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The use of hippocampal dissociated neuronal cultures has enabled the study of molecular changes in endogenous native proteins associated with long-term potentiation (LTP). Using immunofluorescence labelling of the active (Thr286-phosphorylated) alpha-Ca2+/calmodulin-dependent protein kinase II (CaMKII) we found that CaMKII activity was increased by transient (3x1 s) depolarisation in 18-21 day old cultures but not in 9-11 day old cultures. The increase in Thr286 phosphorylation of CaMKII required the activation of N-methyl-D-aspartate receptors (NMDARs) and was greatly attenuated by the CaMKII inhibitor KN-62. We compared the effects of transient depolarisation on the surface expression of GluA1 and GluA2 subunits of the alpha-amino-3-hydroxy-5-methyl-4-isoxazole propionate receptor (AMPAR) and found a preferential recruitment of the GluA1 subunit. CaMKII inhibition prevented this NMDAR-dependent delivery of GluA1 to the cell surface. CaMKII activation is therefore an important factor in the activity-dependent recruitment of native GluA1 subunit-containing AMPARs to the cell surface of hippocampal neurons.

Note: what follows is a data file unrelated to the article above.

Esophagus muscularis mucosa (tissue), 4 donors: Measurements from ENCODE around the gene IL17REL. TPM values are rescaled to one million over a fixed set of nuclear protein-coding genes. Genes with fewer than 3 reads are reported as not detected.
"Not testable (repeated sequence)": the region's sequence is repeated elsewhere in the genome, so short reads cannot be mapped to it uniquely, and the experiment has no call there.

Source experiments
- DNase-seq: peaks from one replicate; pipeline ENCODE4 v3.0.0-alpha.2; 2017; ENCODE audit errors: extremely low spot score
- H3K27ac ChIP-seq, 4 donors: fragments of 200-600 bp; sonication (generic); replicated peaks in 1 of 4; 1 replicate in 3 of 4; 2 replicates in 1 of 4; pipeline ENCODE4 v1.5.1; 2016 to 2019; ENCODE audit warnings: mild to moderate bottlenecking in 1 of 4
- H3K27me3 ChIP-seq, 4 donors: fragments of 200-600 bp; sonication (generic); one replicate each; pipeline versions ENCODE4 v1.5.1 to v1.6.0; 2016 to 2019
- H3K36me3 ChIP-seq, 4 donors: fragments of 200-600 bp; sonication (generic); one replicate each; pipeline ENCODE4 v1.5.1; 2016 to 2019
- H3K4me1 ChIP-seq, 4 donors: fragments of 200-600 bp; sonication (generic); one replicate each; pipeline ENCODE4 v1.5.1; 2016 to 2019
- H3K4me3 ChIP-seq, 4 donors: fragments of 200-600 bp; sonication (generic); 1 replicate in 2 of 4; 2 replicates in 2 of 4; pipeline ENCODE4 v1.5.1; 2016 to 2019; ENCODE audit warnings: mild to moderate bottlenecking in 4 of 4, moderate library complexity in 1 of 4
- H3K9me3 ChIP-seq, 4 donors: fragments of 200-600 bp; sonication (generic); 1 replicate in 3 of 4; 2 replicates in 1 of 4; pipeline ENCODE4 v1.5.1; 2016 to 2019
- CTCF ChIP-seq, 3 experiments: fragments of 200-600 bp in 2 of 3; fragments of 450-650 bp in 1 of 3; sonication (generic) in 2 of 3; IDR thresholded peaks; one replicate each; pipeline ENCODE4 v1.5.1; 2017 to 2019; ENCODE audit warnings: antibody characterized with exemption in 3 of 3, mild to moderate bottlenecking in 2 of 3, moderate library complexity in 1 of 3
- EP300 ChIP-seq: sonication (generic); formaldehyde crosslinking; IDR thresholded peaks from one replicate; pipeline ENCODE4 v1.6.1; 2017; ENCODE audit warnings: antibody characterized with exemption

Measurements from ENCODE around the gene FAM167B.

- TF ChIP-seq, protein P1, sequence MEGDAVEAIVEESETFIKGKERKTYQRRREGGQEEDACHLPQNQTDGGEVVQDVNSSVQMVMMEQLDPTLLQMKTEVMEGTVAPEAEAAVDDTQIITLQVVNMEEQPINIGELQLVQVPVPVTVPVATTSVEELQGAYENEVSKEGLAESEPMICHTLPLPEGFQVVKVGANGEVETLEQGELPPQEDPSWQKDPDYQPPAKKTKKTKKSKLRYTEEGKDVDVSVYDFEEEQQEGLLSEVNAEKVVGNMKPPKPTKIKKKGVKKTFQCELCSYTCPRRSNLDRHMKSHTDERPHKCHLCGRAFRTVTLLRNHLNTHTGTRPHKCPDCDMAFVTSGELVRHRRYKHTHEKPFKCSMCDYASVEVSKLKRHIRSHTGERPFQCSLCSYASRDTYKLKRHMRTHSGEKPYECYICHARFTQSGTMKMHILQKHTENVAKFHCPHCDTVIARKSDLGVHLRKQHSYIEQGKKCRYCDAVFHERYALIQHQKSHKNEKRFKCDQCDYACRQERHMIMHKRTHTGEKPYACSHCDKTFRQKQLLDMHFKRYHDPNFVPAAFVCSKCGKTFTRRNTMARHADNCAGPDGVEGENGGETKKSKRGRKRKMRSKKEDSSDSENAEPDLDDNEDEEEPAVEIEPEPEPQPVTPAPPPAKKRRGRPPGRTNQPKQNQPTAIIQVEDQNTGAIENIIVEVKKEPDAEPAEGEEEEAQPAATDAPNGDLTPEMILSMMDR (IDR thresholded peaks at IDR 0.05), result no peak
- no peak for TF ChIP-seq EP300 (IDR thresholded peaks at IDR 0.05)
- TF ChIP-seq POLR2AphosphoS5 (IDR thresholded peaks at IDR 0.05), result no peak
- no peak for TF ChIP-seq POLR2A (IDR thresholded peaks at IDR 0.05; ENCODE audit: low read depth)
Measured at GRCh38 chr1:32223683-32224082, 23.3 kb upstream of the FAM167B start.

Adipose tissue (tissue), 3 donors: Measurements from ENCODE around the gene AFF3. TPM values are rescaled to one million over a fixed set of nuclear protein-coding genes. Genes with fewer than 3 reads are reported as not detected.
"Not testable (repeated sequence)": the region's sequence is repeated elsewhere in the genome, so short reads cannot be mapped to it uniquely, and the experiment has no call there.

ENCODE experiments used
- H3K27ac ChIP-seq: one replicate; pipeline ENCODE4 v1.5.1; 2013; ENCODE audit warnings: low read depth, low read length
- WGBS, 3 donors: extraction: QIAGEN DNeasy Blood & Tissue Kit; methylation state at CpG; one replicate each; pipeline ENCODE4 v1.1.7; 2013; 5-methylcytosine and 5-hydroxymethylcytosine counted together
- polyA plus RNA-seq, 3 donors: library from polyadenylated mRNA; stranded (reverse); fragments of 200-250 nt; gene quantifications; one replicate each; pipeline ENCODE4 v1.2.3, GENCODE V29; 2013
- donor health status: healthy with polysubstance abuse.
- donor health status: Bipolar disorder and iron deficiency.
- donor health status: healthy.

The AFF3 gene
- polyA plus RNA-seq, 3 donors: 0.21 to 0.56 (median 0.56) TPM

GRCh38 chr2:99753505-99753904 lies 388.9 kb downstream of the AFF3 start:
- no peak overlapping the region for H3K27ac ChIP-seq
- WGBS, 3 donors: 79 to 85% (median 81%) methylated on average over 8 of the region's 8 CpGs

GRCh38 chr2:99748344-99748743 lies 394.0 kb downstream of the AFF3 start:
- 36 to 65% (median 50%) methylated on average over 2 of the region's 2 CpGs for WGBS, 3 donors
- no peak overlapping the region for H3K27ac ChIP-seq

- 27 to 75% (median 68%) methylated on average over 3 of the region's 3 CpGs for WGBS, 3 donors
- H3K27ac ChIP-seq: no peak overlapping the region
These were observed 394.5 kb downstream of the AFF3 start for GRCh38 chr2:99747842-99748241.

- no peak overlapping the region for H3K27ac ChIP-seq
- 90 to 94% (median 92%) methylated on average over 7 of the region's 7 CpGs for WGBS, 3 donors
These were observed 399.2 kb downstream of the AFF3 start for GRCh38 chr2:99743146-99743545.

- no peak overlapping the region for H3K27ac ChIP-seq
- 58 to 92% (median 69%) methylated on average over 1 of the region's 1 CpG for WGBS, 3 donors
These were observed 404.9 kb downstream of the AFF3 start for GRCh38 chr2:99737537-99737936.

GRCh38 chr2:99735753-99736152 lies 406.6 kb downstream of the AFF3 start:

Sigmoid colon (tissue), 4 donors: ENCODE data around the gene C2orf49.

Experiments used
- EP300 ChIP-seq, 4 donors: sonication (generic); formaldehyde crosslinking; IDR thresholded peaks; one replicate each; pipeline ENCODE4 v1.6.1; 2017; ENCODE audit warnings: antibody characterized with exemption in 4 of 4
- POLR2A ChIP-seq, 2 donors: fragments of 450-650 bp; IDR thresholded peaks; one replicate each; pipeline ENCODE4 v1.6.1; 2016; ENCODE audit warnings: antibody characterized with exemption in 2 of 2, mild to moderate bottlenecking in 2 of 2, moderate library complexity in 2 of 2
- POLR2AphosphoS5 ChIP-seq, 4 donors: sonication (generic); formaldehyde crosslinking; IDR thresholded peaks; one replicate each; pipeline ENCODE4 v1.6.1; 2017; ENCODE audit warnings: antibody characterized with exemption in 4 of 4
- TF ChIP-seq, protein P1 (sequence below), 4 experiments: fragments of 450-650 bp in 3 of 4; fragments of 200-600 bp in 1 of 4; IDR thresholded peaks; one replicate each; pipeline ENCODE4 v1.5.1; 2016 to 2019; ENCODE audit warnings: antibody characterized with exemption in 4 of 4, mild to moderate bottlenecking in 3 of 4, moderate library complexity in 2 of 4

|Translated title of the contribution||LTP in hippocampal neurons is associated with a CaMKII-mediated increase in GluA1 surface expression|
|Pages (from-to)||530 - 543|
|Number of pages||14|
|Journal||Journal of Neurochemistry|
|Publication status||Published - Jan 2011|